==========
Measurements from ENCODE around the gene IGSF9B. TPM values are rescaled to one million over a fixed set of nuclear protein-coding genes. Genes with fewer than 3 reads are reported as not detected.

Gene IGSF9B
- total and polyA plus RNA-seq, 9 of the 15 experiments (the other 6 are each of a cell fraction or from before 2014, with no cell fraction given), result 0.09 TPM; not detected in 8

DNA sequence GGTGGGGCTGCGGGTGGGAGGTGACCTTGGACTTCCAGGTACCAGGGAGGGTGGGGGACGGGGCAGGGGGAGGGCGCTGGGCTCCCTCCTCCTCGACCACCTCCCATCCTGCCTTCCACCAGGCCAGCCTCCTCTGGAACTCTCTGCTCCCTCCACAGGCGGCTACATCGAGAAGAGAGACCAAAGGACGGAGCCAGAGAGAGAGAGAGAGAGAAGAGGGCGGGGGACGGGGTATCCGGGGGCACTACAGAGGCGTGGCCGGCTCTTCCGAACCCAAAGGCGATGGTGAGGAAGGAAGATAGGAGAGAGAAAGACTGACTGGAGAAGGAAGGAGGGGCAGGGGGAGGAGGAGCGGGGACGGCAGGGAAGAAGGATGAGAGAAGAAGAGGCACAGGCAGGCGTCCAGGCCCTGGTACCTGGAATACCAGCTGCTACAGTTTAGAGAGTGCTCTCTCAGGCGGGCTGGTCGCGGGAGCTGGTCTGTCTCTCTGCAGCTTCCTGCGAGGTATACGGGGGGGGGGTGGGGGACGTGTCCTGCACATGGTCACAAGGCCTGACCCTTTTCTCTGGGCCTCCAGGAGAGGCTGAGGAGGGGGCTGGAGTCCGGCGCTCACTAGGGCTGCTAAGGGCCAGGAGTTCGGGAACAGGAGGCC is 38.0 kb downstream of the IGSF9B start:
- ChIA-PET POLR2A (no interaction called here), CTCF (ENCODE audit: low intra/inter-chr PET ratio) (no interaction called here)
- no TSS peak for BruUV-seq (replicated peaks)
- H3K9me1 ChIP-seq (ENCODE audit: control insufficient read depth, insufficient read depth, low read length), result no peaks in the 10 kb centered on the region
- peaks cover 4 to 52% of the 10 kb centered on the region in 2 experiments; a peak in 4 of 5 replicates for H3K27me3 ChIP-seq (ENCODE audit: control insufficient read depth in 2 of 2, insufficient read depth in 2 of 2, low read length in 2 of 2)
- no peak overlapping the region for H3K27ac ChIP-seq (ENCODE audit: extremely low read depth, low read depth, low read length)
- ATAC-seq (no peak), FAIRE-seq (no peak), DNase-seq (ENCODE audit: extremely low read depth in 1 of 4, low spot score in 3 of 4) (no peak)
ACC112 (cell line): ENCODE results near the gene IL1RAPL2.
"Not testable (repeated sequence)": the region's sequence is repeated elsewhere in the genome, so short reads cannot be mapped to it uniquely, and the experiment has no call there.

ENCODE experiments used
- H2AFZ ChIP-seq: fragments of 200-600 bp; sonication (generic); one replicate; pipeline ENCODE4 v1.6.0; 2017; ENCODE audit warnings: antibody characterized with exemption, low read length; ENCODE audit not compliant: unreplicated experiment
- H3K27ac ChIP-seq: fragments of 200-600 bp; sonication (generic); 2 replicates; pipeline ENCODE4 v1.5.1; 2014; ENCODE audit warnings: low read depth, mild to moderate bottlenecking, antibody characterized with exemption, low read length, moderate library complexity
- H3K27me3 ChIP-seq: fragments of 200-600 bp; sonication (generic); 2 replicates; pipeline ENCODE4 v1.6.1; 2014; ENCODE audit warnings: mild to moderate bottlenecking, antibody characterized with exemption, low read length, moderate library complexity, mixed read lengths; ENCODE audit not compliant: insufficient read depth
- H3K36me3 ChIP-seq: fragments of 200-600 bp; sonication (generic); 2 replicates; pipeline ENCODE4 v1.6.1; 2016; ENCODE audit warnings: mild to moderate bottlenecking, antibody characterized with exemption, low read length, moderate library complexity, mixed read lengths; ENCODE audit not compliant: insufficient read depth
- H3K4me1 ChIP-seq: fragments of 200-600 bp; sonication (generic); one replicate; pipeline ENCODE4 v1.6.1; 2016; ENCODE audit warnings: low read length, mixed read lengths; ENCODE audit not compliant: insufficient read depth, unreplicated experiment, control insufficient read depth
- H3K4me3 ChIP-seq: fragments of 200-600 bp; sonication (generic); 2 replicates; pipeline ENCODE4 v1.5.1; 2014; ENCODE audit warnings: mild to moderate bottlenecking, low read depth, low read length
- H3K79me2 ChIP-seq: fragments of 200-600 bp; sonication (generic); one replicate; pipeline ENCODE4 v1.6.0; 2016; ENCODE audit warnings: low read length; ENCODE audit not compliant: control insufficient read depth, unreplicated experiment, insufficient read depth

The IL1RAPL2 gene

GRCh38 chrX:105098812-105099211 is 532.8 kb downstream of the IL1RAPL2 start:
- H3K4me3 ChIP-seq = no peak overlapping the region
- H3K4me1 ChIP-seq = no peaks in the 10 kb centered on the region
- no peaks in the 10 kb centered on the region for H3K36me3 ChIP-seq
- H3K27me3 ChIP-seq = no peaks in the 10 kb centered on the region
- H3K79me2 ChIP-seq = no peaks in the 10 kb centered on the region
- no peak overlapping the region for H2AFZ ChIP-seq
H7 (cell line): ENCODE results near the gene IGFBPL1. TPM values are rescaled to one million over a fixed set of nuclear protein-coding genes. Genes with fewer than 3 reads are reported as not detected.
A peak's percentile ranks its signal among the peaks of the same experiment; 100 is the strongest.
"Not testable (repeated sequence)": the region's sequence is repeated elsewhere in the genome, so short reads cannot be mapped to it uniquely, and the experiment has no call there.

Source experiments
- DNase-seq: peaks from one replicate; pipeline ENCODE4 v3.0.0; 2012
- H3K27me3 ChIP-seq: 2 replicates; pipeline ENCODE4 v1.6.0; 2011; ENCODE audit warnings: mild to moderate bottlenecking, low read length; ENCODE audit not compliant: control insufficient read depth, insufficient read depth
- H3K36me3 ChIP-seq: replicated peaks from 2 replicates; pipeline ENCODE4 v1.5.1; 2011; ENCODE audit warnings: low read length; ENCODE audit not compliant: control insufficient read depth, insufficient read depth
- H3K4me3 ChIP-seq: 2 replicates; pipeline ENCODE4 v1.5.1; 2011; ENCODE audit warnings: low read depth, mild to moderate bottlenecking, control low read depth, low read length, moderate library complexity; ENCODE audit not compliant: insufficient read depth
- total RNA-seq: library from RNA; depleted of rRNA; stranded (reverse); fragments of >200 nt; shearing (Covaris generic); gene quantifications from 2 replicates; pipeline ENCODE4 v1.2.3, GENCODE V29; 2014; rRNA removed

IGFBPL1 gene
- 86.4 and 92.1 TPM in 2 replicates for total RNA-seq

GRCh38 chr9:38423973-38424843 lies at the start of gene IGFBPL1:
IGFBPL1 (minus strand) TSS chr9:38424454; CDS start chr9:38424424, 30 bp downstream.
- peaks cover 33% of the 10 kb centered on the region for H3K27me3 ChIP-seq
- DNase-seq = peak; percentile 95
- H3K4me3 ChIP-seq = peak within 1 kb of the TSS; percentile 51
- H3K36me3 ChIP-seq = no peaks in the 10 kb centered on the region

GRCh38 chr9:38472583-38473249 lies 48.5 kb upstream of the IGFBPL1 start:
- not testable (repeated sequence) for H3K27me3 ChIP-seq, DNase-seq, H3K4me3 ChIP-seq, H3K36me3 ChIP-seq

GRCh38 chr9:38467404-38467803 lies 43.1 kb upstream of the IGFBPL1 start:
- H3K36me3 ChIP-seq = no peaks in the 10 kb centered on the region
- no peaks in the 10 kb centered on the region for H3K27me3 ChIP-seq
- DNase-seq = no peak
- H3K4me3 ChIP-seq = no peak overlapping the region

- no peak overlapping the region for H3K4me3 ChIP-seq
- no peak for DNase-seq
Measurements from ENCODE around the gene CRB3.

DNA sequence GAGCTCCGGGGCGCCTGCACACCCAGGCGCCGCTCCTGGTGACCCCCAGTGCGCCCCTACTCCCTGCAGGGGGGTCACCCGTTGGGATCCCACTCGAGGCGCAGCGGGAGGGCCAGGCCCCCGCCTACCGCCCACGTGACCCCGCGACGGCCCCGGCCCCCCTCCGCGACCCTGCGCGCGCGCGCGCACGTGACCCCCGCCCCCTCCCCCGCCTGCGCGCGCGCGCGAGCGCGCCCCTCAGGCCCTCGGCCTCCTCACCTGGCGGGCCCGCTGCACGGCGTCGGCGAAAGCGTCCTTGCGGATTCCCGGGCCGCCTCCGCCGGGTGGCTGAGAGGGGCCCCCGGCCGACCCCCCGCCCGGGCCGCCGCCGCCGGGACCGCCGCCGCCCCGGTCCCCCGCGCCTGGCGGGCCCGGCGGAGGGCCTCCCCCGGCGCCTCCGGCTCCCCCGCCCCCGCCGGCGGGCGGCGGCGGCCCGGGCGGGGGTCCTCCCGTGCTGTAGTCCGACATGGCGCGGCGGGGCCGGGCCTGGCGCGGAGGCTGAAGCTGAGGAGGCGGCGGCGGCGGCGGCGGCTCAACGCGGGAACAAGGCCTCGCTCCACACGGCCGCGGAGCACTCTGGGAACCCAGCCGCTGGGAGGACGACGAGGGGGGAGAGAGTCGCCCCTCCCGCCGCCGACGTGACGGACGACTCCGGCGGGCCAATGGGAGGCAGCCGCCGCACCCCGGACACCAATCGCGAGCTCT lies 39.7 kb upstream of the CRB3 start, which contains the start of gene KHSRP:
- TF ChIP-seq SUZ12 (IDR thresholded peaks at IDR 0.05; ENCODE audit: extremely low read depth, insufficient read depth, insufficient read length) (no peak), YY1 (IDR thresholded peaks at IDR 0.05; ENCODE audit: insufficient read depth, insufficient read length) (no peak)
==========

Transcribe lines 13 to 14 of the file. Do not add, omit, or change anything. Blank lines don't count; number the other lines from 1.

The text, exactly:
ENCODE experiments used
- H2AFZ ChIP-seq: fragments of 200-600 bp; sonication (generic); one replicate; pipeline ENCODE4 v1.6.0; 2017; ENCODE audit warnings: antibody characterized with exemption, low read length; ENCODE audit not compliant: unreplicated experiment